A five-hectare Cheviot property with a large country house and one of the best private gardens in North Canterbury, which is part of a small but flourishing cottage industry, is on the market for sale.
The house built in 2011 has unparalleled views to the Kaikoura ranges and sits in a small enclave with two other high-quality properties about five minutes from Cheviot township.
Landscaped grounds with established trees complement the 389-square metre house at 130 Cheviot Heights Road, and are used to produce jams, chutneys and vegetables for sale in a small cottage industry.
The owners first saw the land advertised at the Christchurch A Show in November 2008, but thought the block was too big for them. It had been carved off a bigger block that had been farmland.
A few months later when travelling between Picton and Christchurch the couple decided to take a look, saw the view out to the Kaikoura ranges and bought it in April 2009.
Since then the house and one of the most impressive private gardens has been established and includes 60 mostly caged fruit and nut trees, a fenced vegetable garden, propagation area and a three bay barn.
The owner has decided it is now time for her to move and the property is on the market as a deadline sale closing on November 28 through Bayleys Rangiora salespeople Jan McCormick and Julie Graham.
Building of the new home started in 2010 but was delayed because of the February earthquake and builders returning to Christchurch to check on their families and properties. It was finished in late 2011.
On the ground level, a tastefully tiled, foyer leads into a modern kitchen fitted with high quality appliances, a Tristone bench, a walk-in pantry and living room. Bifold doors open out onto a large patio. With three bedrooms, a study, three living areas in a neutral decor, a separate laundry, ample storage and built-in sound system, the property would suit a growing or blended family, Mrs McCormick said.
A formal lounge and dining room with window seat create a separate area away from the bustle of family life.
Downstairs there are also three double bedrooms, a family bathroom and a study which could be used as another bedroom. A built-in sound system, ample storage, a large separate laundry and guest toilet make up the ground floor.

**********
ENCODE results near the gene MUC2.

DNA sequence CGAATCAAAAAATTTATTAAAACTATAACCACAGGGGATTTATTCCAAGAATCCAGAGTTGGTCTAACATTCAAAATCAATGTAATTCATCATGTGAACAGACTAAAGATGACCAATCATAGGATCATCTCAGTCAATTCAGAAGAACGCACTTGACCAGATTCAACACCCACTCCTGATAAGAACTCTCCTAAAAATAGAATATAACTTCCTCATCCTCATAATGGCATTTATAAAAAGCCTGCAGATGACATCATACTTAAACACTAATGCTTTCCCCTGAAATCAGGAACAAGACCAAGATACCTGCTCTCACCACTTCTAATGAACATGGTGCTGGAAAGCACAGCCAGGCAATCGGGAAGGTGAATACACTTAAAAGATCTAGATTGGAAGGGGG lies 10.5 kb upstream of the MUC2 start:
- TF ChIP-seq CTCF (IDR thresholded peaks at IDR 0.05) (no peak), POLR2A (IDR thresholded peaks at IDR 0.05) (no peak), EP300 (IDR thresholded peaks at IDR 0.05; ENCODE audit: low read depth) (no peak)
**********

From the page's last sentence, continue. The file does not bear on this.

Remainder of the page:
The layout of the house makes it suitable for an Airbnb with a sumptuous upstairs master suite which features an additional living room, an enclosed balcony, a tiled ensuite with spa bath, shower and a walk-in wardrobe.
Winter warmth for the house is provided by underfloor heating downstairs, an HRV system and two wood burners - one with a wetback.
Mrs McCormick said an Airbnb could use the produce from the orchard and vegetable garden for guests in addition to grazing the rest of the property with cattle or sheep for meat.
“The property is set up to have a number of almost immediate income streams,” she said
Much of the fruit produced on the property is used to make jam and preserves as gifts and for sale at fairs, or to the local home-stay market and bottled to be used throughout the year. Fig and tropical loquat trees also now produce enough for bottling and jam.
Some fruit and tomatoes are used for chutneys and pickles along with many of the vegetables, which are also saleable, while free-range chickens in the enclosed orchard keep coddling moth at bay and provide enough eggs to share with family.
Owner Patricia’s passion has been to grow cuttings and seedling trees for planting on the property and any surplus have been sold along with produce. Blackboy peaches have been the most popular as they can be flowering within two years.
“A thriving industry is at the fingertips of a new buyer,” Mrs McCormick said.
The property is situated five minutes from the town of Cheviot, located in the Hurunui district. It is surrounded by outdoor playgrounds including Gore Bay and the Hurunui and Waiau rivers, and is an easy 80-minut